Voters in St. Paul and Minneapolis approved historic ballot initiatives Tuesday that will bring the cities in line with others across the country that have limited how much landlords can raise rents each year.

The two ballot questions — which in St. Paul will cap rent hikes at 3% and in Minneapolis allow city leaders to begin crafting a policy — pitted grassroots organizers against property owners who raised millions of dollars from across the country, blanketing the cities with messages urging voters to either enact a new tenant protection or avoid a potential roadblock to new development.

Claire Bergren, campaign manager of Home to Stay in Minneapolis, said advocates met opposition fundraising with hundreds of thousands of calls and text messages.

"It clearly showed that when you have conversations with voters about rent stabilization, about protecting our neighbors from unexpected, dramatic rent hikes, that it's common sense for people," she said.

Supporters said the initiatives — which would enact rent control in St. Paul in 2022 and allow Minneapolis to enact a yet-to-be-developed policy in the future — would create stability for tenants in a tight housing market where most residents are renters.

Limiting how much landlords can raise rents, advocates said, would most benefit low-income renters and renters of color, who research shows are more likely to see sharp rent increases.

Opponents, including developers, real estate interests and landlords, said they worried the policies could discourage new housing construction that the cities need. The Sensible Housing Ballot Committee, which led opposition in both cities, said in a statement late Tuesday that its members were "deeply disappointed" in the results.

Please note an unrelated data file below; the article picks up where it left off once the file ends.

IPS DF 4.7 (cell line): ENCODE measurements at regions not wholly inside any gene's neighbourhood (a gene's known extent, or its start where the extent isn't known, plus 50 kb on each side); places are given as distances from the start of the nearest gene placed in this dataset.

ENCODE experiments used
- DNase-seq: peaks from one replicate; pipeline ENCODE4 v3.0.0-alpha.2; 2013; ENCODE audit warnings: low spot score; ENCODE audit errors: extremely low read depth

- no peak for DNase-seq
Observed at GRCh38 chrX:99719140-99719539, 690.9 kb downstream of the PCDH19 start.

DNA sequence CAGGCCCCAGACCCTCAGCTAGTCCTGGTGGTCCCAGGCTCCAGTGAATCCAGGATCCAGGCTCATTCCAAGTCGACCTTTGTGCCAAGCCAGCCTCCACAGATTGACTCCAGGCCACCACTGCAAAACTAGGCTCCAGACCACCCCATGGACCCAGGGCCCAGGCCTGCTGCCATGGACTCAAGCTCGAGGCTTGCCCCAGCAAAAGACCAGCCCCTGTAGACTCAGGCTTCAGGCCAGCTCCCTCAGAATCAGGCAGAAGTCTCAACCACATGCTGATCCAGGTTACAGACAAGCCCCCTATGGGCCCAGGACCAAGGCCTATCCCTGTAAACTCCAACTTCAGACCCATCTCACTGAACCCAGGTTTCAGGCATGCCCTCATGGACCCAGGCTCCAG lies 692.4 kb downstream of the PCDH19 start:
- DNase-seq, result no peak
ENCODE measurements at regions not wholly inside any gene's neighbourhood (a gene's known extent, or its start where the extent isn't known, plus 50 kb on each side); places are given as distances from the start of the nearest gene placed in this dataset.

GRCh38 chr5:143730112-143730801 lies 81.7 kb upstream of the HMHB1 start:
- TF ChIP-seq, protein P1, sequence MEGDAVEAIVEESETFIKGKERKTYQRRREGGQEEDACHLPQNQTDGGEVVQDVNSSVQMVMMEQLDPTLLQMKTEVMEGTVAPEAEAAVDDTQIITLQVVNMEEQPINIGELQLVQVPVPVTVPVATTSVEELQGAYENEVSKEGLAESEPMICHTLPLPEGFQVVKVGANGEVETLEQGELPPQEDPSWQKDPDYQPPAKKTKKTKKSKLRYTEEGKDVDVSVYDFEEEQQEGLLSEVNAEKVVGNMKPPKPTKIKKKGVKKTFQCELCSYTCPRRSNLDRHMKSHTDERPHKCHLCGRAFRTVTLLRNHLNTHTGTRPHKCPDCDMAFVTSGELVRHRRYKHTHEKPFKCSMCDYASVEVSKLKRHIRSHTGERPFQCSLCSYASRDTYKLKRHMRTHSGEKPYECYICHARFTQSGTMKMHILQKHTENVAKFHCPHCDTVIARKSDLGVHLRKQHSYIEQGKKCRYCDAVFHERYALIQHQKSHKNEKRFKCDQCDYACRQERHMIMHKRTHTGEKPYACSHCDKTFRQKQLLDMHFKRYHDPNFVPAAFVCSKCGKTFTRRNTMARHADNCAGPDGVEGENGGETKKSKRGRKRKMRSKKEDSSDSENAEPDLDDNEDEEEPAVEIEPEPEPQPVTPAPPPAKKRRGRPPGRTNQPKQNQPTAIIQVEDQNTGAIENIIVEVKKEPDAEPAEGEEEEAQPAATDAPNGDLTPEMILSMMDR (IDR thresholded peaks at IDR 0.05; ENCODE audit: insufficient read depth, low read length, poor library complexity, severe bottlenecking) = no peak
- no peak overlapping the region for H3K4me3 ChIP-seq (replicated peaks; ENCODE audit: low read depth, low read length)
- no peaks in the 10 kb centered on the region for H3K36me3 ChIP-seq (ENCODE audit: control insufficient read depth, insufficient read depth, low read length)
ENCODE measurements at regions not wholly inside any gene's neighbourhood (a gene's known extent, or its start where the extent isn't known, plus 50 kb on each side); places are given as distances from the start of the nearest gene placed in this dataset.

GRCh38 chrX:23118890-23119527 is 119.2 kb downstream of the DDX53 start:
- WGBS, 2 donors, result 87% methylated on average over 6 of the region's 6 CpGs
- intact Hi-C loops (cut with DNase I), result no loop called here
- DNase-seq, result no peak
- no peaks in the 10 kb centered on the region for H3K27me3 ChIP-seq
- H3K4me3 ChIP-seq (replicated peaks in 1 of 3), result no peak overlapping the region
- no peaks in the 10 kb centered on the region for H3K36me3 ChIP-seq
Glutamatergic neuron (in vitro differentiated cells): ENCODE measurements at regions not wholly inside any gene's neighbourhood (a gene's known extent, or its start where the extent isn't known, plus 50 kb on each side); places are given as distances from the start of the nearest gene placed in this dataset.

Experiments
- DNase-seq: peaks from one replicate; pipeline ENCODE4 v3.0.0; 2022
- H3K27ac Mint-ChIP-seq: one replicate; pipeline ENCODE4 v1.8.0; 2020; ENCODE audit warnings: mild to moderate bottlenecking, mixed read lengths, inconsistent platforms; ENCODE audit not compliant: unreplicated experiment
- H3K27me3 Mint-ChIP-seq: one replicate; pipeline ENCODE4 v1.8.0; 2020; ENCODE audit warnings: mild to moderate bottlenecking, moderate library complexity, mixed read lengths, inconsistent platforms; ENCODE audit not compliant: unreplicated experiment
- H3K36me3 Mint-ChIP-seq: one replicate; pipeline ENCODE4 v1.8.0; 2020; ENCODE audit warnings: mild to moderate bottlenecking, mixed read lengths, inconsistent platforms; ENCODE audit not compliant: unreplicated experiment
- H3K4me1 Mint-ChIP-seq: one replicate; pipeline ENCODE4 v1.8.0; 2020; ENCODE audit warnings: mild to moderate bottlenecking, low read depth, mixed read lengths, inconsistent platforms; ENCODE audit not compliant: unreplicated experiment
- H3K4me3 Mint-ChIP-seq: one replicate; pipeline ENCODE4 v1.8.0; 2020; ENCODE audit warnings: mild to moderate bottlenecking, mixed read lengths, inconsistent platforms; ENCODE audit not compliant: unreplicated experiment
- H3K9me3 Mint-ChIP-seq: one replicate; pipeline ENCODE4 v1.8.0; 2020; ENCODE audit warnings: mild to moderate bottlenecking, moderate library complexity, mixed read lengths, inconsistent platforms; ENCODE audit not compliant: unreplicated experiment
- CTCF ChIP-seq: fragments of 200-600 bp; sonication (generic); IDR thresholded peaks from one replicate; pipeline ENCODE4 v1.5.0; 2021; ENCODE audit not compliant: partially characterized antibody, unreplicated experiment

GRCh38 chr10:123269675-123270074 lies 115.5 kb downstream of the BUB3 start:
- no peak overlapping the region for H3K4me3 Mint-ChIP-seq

"Rent control will be a major discouragement to new housing investment in our core cities," the statement said.

St. Paul's policy would not make exemptions for new construction or inflation. Critics said without those exemptions, the policy could be one of the strictest in the world. On Tuesday, some St. Paul voters said rent control was the biggest issue on this year's ballot, which also included mayoral and school board races.

Resident Nadia Sandstrom said she strongly favored the policy. With rents rising, she said she was voting to make St. Paul a more livable city.

"I would really love to make St. Paul the place where no matter what walk of life you come from, you can afford to live here and actually set down roots," Sandstrom said.

Mayor Melvin Carter and Mayor Jacob Frey, who were both seeking second terms Tuesday, indicated they would vote "yes" on the rent control ballot questions in their cities, with caveats. Carter said if the measure passed in St. Paul "we can and must make it better, quickly." On Tuesday night, Carter said he planned to bring together a group of stakeholders including renters, advocates, landlords and developers "who all have a stake in ensuring that our housing system works well for our community."

Frey said he doesn't support rent control but planned to vote yes on Minneapolis' ballot measure, which allows the council to either craft a policy or kick the issue back to voters.

Cody Tuttle of northeast Minneapolis said he had concerns about the rent control initiative but believed it would be a positive move.

"The way that I read it, it wasn't a specific form of rent control," said Tuttle, who lives in the Waite Park neighborhood. "I think there's enough leeway to make it really beneficial and impactful for a lot of people, and I hope it happens."

Judd Nolan, a Longfellow neighborhood resident, said Minneapolis needs more housing, and he believes rent control would discourage builders from operating in the city. Nolan voted against rent control, saying it was "treating the symptom, not the problem."

St. Paul Midway neighborhood resident Abby Lehrke said she has loved her neighborhood for years, but struggled to find affordable places to live because she didn't have a stable job. Though she now has a job she enjoys, she still worries the cost of housing could price her out.

"Now, I can hope to keep my rent from going up astronomically," Lehrke said.

Staff reporters John Reinan and James Walsh contributed to this report.